[row][two-third]

The opening speech of People Powered Health, a Nesta Health Lab conference held last week, was given by Simon Stevens, Chief Executive of NHS England. His speech focused on the idea that healthcare is a social movement: it responds to and is informed by changes in society, societal values, and more concrete demands from society.

This idea resonates with Findacure’s work in building rare disease patient groups. Patient groups are organisations that represent the interests of people facing a certain rare disease. As patient groups raise the profile of rare diseases and call for changes in the healthcare system, we are beginning to see changes in the way rare disease patients are valued and treated.

This set us thinking about all the multiple ways patient groups are an essential part of the rare disease social movement. Here are our five key themes…

1. Reaching out to patients and supporting them in their day-to-day challenges
Having a rare disease can be an incredibly isolating experience. Rare disease patient groups reach out to patients and provide them with support and reassurance, reducing feelings of loneliness and stress. Patient groups can also help patients find legitimate medical information, by linking to trusted websites and medical advisors. This allows patients to avoid the confusing and often dangerous information available on the Internet and help them access the medical support they need to build a better quality of life.

2. A point of information for other interested parties
One of the biggest issues rare disease patients face is a lack of understanding of their condition by the people around them: family and friends, the government, researchers, and members of the general public. Patient groups are an important source of information: for instance, they can give family and friends layman explanations of the cause, effects and management of the disease, and can raise public understanding of day-to-day challenges.

3. A vehicle for research collaboration
Most rare disease patients have little hope for a treatment. Only 400 of the 7,000 identified rare diseases have approved treatments, as research and development costs are often calculated as being too high considering the small patient populations. We believe collaboration between patients, the pharmaceutical industry, clinicians, and academics is necessary for the rare disease community to move forward and confront this pressing challenge. Patient groups are well situated to foster this collaboration: they are a point of contact for collaborators; they are able to encourage patient involvement in research; they have detailed information about disease progression and symptoms; and they can have a very valuable input in trial design, representing the patient voice.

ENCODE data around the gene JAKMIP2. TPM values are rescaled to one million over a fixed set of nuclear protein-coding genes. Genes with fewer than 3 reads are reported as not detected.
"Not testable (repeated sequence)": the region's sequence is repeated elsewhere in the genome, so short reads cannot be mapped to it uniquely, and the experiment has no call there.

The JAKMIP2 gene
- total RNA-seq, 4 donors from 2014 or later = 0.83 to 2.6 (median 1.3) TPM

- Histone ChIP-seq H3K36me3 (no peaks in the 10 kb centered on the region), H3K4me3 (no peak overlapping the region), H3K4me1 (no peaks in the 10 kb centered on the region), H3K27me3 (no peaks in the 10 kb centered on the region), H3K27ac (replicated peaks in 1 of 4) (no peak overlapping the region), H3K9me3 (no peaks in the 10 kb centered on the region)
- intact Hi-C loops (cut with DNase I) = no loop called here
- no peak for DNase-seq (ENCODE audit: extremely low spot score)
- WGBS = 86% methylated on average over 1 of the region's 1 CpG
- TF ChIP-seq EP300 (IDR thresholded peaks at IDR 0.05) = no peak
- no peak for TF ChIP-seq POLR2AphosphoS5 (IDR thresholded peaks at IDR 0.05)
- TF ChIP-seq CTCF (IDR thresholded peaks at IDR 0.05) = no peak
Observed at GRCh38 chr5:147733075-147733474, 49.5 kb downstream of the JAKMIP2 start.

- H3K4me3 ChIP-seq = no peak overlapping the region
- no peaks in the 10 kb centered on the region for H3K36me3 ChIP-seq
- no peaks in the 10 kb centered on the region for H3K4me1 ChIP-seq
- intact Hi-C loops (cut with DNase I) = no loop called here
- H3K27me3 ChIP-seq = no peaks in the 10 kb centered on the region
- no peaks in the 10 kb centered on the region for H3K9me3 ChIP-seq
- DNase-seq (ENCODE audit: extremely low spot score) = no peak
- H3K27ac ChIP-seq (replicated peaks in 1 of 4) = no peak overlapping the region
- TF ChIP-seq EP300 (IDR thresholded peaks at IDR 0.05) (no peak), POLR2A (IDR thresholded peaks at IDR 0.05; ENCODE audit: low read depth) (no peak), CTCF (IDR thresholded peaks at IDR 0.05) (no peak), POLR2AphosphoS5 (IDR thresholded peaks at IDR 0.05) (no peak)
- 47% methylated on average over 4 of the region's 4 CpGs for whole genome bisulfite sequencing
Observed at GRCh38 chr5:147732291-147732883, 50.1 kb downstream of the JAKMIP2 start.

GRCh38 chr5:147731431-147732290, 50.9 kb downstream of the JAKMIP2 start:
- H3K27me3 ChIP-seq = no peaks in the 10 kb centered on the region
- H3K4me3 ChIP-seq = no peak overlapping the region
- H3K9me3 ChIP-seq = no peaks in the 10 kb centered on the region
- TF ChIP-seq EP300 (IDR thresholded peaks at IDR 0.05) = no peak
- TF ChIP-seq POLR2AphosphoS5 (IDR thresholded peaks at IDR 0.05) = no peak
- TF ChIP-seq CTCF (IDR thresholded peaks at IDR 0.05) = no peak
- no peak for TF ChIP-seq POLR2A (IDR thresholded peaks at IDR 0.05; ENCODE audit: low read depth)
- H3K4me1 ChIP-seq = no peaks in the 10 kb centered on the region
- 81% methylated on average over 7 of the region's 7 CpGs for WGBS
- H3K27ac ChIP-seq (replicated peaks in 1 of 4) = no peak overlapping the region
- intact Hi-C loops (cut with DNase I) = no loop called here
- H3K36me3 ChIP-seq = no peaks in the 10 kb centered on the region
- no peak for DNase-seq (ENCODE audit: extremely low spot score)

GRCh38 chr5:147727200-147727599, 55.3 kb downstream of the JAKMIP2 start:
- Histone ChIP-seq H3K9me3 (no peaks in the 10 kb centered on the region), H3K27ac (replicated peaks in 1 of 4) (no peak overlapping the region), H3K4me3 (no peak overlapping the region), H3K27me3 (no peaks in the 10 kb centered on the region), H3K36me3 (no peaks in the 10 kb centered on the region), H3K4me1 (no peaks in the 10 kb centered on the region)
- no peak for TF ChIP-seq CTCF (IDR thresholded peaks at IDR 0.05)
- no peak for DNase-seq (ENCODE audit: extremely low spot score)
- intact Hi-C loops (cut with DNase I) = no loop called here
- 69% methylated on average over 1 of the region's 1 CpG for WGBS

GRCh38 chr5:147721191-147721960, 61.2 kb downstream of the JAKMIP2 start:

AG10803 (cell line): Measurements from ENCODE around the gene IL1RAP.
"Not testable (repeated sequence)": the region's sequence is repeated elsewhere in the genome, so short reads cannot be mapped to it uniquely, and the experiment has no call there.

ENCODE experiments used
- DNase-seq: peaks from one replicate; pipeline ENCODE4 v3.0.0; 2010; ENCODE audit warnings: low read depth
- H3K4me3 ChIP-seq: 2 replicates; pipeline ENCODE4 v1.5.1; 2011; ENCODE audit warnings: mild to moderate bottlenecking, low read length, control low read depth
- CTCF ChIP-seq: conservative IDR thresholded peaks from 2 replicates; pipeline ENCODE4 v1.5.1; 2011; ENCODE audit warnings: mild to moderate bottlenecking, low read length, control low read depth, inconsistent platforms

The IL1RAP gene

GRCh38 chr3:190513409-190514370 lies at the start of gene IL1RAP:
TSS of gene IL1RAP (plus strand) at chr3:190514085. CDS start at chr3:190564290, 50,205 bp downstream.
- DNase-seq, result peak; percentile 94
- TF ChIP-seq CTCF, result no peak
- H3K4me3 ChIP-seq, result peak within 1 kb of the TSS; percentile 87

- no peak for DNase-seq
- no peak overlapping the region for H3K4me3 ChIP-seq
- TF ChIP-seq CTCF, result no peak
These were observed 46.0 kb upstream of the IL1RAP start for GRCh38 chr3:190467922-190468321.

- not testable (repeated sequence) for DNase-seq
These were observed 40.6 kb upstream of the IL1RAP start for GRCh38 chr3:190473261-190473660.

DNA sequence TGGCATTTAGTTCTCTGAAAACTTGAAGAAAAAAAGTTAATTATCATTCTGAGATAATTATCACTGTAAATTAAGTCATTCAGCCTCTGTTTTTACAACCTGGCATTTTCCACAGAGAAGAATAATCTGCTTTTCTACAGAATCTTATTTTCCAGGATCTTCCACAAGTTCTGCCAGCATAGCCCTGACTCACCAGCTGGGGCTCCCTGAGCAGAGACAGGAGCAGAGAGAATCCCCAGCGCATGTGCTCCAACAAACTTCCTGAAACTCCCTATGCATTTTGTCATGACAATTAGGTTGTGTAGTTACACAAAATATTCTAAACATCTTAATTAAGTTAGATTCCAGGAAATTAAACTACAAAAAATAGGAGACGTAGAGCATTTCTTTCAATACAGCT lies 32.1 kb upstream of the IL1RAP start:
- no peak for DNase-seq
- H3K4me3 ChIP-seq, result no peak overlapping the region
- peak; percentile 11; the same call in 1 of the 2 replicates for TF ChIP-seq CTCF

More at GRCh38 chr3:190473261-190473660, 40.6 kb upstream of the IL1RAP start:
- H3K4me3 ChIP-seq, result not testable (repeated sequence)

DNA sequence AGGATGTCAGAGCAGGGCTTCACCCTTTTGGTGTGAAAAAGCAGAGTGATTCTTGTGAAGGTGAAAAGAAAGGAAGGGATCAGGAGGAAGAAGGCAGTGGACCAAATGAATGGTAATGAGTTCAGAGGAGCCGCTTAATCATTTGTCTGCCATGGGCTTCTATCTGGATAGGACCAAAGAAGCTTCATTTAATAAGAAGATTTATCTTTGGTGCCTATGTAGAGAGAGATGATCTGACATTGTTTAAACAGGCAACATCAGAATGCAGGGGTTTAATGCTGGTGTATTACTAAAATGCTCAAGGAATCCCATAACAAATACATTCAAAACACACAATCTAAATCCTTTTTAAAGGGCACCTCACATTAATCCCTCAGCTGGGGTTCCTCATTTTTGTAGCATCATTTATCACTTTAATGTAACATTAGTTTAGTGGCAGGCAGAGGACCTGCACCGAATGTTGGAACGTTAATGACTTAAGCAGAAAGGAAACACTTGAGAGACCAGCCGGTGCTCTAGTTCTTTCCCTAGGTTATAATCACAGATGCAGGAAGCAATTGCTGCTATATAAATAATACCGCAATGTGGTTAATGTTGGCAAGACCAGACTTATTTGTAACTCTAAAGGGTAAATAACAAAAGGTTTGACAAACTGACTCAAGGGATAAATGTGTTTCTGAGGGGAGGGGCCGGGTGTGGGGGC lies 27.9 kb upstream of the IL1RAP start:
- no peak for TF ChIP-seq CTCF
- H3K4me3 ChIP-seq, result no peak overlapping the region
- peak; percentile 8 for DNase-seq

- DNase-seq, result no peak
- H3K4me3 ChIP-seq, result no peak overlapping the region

4. Determination and motivation for change
Most patient group representatives have had direct experience of a rare disease: either they are a patient themselves, or it has impacted the life of a loved one. The difficulties they face mean they are the most determined to campaign, fundraise, and drive for change.

5. Unified voice in political lobbying and campaigning
When motivated individuals come together around a common cause, their combined voice is significantly stronger than the sum of its parts. Being unified and focused on a more specific goal moves a campaign higher in the public eye and makes it much more difficult to ignore.

By providing training to patient groups, we at Findacure are ensuring that they have the capacity and ability to fulfil these five areas of need. You can find out more about our work here. All our patient group training is free for beneficiaries, meaning we rely on generous donations from trusts and the public. Please click here if you would like to support our worthwhile projects.[/two-third][one-third]findacure-120914-small-149IMG_2879 SMALLERFindacure-180116-1142014.05.13 Julie Swimming for Findacure12265774_10208424623996325_8159331700655244915_oIMG_2874 cropped[/one-third][/row]

5 reasons why strong patient groups hold the key for rare diseases

by Libbie Read time to read: 2 min
0